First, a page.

Is the Harry Nilsson soundtrack to this children’s film, absent the script and Ringo Starr’s memorable narration, strong enough to stand on its own? Probably not. But as a gift of seldom-heard songs from a lost musical genius, it certainly delights.
After all, Nilsson’s been gone for so long now that this expanded MVD Visual reissue of The Point includes, among its 25 minutes of bonus features, a segment titled “Who is Harry Nilsson?” For me, though, the animated project’s seven-song cycle itself ultimately says more about this often-overlooked legend than any words could.
There’s “Me and My Arrow,” a classic burst of Nilssonian pop — as wholesome as it is lonesome, until this weirdly transfixing bridge: It’s as if the merry-go-round has come to a quick stop, but your head is still spinning. And then there’s Harry, ready to start you going again. And when he does, after insisting (however briefly, and however unconvincingly) that he’ll get past this latest setback, that sense of blissful sadness swoops right back in.
He had this canny ability to turn the woebegone singer-songwriter motif of the early 1970s completely on its ear, imbuing his songs with an off-kilter complexity (think Tin Pan Alley plus 1970s’ Hollywood hedonism), and no small amount of humor. Take “Life Line,” which sounds, on its surface, like a typical cry for help — another heartbroken sap, another cliche. But Nilsson simply approaches the lyric from too many directions for “Life Line” to become rote. He makes his own echo with the vocal, something so homemade and real. Then, just as he’s drawn you in, Nilsson makes a goofy noise — like a cartoon figure drowning — only to rejoin the lyric with a striking fragility.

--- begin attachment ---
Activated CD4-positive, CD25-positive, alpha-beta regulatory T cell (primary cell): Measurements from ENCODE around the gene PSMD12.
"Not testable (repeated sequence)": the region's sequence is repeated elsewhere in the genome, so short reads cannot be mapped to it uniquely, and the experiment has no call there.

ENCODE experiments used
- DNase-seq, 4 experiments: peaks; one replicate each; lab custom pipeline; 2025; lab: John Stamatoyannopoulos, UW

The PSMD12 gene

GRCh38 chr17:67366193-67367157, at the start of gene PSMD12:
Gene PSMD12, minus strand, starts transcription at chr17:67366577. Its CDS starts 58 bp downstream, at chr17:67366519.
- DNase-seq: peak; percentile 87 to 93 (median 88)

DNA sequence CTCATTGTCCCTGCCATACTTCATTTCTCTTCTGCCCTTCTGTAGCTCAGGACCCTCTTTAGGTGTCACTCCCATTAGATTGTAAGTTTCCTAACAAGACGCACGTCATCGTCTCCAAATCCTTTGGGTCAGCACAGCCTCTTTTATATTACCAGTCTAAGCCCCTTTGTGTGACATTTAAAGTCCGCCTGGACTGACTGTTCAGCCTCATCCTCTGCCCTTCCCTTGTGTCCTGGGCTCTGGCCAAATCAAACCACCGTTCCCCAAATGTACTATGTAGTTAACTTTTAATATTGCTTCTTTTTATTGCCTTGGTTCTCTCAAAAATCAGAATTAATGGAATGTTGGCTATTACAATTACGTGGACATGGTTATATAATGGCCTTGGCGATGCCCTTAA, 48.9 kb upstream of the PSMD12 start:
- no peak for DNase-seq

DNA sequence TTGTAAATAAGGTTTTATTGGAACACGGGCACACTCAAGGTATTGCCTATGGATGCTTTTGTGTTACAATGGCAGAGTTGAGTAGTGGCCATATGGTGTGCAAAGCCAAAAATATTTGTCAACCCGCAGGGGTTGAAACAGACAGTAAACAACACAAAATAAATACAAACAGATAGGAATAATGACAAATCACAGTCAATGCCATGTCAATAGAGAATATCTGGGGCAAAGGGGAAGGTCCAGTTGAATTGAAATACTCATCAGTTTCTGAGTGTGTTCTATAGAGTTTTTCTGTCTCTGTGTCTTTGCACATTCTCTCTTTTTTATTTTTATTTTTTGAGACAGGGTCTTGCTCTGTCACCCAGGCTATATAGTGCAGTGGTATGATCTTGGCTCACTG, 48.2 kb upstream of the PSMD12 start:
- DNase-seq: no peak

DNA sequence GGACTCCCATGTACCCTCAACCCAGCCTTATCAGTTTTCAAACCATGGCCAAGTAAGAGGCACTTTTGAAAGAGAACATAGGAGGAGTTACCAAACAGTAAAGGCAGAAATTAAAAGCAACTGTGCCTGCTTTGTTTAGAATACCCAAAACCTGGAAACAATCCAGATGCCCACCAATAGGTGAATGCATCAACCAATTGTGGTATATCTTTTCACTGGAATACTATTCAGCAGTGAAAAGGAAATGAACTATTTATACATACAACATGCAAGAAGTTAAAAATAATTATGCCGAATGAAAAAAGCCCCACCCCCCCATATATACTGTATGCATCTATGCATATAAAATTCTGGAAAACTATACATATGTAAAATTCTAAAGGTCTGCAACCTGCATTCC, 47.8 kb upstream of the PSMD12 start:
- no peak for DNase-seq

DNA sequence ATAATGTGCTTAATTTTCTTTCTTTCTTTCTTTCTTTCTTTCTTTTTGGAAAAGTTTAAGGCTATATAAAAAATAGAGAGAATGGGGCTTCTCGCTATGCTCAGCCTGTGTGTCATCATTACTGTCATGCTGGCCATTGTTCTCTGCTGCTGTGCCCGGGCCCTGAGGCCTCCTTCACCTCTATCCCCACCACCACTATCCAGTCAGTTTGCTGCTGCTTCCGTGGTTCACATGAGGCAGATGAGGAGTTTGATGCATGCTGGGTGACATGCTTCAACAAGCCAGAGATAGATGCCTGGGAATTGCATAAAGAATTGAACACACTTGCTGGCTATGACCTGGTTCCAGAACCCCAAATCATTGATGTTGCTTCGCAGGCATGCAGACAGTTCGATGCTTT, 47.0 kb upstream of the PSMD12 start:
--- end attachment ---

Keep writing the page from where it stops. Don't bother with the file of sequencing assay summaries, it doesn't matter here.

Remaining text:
Nilsson understood the line he was walking, both what could be made fun of and also what was ultimately at stake.
Elsewhere, from the fizzy, Beach Boys-esque “Poli High,” to the tumbling pop confection “Are You Sleeping,” to the mellow ruminations on the cycle of life found in “Think About Your Troubles,” The Point continues to touch every corner of what made Nilsson such a fascinating figure in pop music.
Of course, that very range is probably why he wasn’t more famous in his time, or in this one. Never easy to peg, he could be even harder to get, if you weren’t willing to listen closely.
The Point, in between the larger story about a place where everything has a point (except for our round-headed hero Oblio), gives us all another belated chance. And, as always, Harry Nilsson makes it worth the effort.
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